The report also highlights the vast limitations of state reporting of COVID-19 data among children. Just 11eleven states currently report the age distribution of tests, and only 23 states plus New York City provide the age distribution of COVID-19 hospitalizations. Seven states do not report the ages of COVID-19 deaths. Notably, and despite a major surge in COVID-19 cases across the US, Nebraska stopped reporting COVID-19 data entirely on June 30, and Iowa stopped updating its child testing data on July 15.
This underreporting reveals an underestimation of the scope and severity of the virus’ impact and points to the deliberate attempts by state and federal government officials to normalize the pandemic. The working class is told they and their families must live, and die, with the virus.
Over the course of the past year and a half, there has been no federal program to track infections tied to schools. All reporting has been left to the local level. Districts have made sure to portray K-12 schools as being safe havens from COVID-19 spread due to entirely inadequate testing and contact tracing protocols. It has largely been up to independent voices, such as Florida data analyst and founder of the COVID Monitor, Rebecca Jones, who has been pursued by DeSantis and Florida officials for exposing COVID-19 cases in K-12 schools across the US and the dangers of in-person learning amid the ongoing pandemic.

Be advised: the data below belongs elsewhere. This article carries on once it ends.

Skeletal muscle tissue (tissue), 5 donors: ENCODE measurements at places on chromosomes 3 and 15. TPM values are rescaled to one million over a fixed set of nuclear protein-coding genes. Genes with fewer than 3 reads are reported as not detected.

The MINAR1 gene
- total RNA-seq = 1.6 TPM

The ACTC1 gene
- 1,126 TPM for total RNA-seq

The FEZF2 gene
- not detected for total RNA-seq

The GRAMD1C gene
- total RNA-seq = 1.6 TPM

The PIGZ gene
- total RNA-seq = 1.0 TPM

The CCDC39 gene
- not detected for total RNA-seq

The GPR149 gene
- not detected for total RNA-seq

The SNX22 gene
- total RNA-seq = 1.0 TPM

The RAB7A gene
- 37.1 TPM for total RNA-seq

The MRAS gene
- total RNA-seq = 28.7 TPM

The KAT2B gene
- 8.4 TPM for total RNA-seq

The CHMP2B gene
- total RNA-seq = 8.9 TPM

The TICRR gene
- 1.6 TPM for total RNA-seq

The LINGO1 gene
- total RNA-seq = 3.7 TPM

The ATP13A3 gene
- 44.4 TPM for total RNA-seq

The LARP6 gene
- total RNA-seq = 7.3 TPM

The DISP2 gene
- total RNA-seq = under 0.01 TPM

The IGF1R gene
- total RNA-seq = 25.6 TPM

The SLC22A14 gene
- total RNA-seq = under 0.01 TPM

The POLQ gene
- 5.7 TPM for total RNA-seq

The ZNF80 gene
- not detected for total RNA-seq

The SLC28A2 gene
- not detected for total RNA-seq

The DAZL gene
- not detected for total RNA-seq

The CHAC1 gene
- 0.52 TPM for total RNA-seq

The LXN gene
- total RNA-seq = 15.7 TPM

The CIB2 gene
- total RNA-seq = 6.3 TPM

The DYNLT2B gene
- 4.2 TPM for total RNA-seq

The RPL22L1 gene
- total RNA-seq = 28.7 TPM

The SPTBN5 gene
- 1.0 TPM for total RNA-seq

In a press brief last week, CDC Director Rochelle Walensky noted, “This is becoming a pandemic of the unvaccinated. We are seeing outbreaks of cases in parts of the country that have low vaccination coverage, because unvaccinated people are at risk.” On Wednesday President Biden spoke at a CNN town hall noting that the CDC may come out with recommendations for children under 12 to wear masks in schools and noted that this age group will be eligible for the vaccine “soon,” emphasizing, “I do not tell any scientist what they should do.”
The Biden administration has doubled down on efforts to push an estimated 56 million children in K-12 schools into crowded, poorly ventilated classrooms this fall where the vast majority of students will be unvaccinated. Currently only 25 percent of children ages 12-15 are vaccinated, and 37 percent of young people 16-17 are fully vaccinated. Children under 12 have yet to receive one dose of the vaccine.
A monumental crime is being perpetrated on an entire generation of youth at the hands of the ruling elite, federal and state governments, and the trade unions who all agree on the full reopening of schools and the economy as a whole at the expense of human lives. Parents and educators must and will resist this murderous reopening campaign through the building of rank-and-file committees.